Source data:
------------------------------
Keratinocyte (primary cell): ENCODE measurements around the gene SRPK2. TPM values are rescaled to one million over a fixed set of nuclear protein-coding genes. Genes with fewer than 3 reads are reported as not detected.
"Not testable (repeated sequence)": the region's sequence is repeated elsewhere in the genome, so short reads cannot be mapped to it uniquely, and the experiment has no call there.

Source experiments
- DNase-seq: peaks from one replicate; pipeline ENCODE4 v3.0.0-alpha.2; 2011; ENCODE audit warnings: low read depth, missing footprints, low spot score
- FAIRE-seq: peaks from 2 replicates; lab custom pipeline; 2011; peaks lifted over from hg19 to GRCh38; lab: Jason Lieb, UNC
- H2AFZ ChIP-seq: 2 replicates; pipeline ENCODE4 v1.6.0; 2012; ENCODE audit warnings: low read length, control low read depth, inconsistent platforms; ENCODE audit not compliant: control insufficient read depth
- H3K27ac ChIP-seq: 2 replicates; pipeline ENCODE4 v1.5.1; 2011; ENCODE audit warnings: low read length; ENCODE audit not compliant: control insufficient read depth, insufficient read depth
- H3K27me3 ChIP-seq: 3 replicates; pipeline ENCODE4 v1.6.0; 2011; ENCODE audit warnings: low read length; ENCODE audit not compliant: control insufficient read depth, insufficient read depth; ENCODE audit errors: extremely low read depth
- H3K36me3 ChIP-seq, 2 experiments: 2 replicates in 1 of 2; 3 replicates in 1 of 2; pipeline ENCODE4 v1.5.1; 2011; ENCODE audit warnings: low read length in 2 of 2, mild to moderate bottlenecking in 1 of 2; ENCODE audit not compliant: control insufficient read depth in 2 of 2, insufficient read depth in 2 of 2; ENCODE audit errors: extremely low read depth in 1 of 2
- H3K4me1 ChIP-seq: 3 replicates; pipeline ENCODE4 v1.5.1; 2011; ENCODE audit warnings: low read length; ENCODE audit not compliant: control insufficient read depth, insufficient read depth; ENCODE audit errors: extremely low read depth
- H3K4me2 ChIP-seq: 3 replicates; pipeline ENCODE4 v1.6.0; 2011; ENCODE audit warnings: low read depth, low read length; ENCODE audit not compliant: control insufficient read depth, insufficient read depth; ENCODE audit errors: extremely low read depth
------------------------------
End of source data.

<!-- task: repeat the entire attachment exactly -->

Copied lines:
Keratinocyte (primary cell): ENCODE measurements around the gene SRPK2. TPM values are rescaled to one million over a fixed set of nuclear protein-coding genes. Genes with fewer than 3 reads are reported as not detected.
"Not testable (repeated sequence)": the region's sequence is repeated elsewhere in the genome, so short reads cannot be mapped to it uniquely, and the experiment has no call there.

Source experiments
- DNase-seq: peaks from one replicate; pipeline ENCODE4 v3.0.0-alpha.2; 2011; ENCODE audit warnings: low read depth, missing footprints, low spot score
- FAIRE-seq: peaks from 2 replicates; lab custom pipeline; 2011; peaks lifted over from hg19 to GRCh38; lab: Jason Lieb, UNC
- H2AFZ ChIP-seq: 2 replicates; pipeline ENCODE4 v1.6.0; 2012; ENCODE audit warnings: low read length, control low read depth, inconsistent platforms; ENCODE audit not compliant: control insufficient read depth
- H3K27ac ChIP-seq: 2 replicates; pipeline ENCODE4 v1.5.1; 2011; ENCODE audit warnings: low read length; ENCODE audit not compliant: control insufficient read depth, insufficient read depth
- H3K27me3 ChIP-seq: 3 replicates; pipeline ENCODE4 v1.6.0; 2011; ENCODE audit warnings: low read length; ENCODE audit not compliant: control insufficient read depth, insufficient read depth; ENCODE audit errors: extremely low read depth
- H3K36me3 ChIP-seq, 2 experiments: 2 replicates in 1 of 2; 3 replicates in 1 of 2; pipeline ENCODE4 v1.5.1; 2011; ENCODE audit warnings: low read length in 2 of 2, mild to moderate bottlenecking in 1 of 2; ENCODE audit not compliant: control insufficient read depth in 2 of 2, insufficient read depth in 2 of 2; ENCODE audit errors: extremely low read depth in 1 of 2
- H3K4me1 ChIP-seq: 3 replicates; pipeline ENCODE4 v1.5.1; 2011; ENCODE audit warnings: low read length; ENCODE audit not compliant: control insufficient read depth, insufficient read depth; ENCODE audit errors: extremely low read depth
- H3K4me2 ChIP-seq: 3 replicates; pipeline ENCODE4 v1.6.0; 2011; ENCODE audit warnings: low read depth, low read length; ENCODE audit not compliant: control insufficient read depth, insufficient read depth; ENCODE audit errors: extremely low read depth